Sounds like you want a scooter in the 3500 to 5000 watt range, Lithium or SLA. Do you have a price in mind? In any case, you want to find a scooter mechanic in your area, preferably one with experience with Chinese scooters. It's ok if you can only find a gas scooter mechanic: if he or she is good then they will be able to work on the electrics with a bit of a learning curve. Ironically, even though the E-scooters are on the whole less reliable and robust than all but the worst gas scooters, they are also simpler in construction.
I've got a 2001 Oxygen Lepton that's better constructed (Italian instead of Chinese) than most and has never given me trouble, but even though all it needs is new batteries and maybe tires (from sheer age) I don't think it's fast enough for your commute even with its good acceleration - it tops out at 28MPH. I've been trying to find a good home for it for the last 7 months, but everybody wants either gas engines or lots of speed. ;-(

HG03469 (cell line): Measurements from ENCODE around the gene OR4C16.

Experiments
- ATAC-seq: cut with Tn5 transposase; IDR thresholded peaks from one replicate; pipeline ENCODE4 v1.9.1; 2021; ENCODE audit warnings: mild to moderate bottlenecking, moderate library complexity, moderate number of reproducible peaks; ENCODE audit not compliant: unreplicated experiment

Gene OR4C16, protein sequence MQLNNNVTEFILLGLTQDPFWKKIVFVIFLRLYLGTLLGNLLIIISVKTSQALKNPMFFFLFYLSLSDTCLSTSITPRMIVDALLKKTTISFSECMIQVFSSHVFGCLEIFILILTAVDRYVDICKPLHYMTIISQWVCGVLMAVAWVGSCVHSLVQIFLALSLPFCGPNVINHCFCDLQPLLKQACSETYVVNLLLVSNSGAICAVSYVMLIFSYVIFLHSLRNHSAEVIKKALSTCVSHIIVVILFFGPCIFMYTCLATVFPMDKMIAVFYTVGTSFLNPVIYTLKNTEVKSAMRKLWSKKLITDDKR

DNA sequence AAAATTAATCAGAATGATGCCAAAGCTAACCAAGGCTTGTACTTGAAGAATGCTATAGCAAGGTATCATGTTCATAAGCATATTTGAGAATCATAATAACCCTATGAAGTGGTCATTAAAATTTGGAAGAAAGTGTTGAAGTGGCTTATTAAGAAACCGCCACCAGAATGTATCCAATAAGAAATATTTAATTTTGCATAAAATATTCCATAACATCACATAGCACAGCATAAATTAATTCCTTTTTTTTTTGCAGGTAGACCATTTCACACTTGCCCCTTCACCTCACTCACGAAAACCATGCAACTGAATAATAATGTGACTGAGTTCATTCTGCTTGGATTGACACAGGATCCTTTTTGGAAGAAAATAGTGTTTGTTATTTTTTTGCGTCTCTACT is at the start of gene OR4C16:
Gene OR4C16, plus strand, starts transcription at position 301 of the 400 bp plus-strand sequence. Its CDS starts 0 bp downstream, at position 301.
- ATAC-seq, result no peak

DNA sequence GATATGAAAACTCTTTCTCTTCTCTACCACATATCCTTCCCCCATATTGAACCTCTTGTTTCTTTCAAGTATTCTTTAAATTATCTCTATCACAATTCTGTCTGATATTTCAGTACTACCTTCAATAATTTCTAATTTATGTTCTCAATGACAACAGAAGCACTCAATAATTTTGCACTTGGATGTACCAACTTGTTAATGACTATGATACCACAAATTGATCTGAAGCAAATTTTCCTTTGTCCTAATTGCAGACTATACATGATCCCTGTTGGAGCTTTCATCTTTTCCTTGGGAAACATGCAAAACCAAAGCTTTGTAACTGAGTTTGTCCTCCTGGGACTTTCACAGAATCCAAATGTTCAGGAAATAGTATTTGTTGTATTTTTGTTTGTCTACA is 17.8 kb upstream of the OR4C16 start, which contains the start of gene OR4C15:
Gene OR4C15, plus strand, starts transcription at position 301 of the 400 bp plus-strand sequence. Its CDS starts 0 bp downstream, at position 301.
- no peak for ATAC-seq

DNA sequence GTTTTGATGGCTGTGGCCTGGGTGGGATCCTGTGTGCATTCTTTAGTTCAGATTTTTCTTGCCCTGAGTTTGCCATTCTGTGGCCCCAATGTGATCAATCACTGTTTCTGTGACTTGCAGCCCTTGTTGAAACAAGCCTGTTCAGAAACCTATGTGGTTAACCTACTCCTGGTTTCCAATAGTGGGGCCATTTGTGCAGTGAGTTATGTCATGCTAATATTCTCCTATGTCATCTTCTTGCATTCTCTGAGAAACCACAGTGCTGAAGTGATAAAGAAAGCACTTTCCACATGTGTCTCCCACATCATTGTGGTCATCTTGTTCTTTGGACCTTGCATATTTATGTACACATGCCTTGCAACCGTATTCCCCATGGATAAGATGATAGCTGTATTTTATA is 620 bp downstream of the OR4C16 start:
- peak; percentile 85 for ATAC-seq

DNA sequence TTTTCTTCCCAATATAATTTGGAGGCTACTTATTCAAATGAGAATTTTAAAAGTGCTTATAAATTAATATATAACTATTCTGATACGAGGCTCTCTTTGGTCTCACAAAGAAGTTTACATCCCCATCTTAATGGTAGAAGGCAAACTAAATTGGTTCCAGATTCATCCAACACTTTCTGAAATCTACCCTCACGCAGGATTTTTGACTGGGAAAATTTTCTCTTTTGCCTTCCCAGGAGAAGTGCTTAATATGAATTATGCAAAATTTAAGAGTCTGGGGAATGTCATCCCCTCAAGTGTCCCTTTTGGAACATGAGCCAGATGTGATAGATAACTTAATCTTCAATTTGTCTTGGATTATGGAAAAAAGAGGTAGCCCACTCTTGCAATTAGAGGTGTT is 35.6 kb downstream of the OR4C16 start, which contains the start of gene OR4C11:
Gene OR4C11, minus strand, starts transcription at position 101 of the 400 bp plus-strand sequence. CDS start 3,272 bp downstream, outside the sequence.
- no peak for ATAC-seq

Another thing to keep in mind - and this directly relates to what you wrote about 1500 watt scooters - is that most if not all of the manufacturers greatly exaggerate their scooters' performance stats. The one who don't outright lie base the stats on absolute best possible conditions. That means a very light rider wearing snug clothing and riding at a constant, slow speed on absolutely level ground. Real world performance tends to be 50% to 60% of the claimed range, and about 70-90% of the claimed top speed. (The speedometers are always "optimistic.")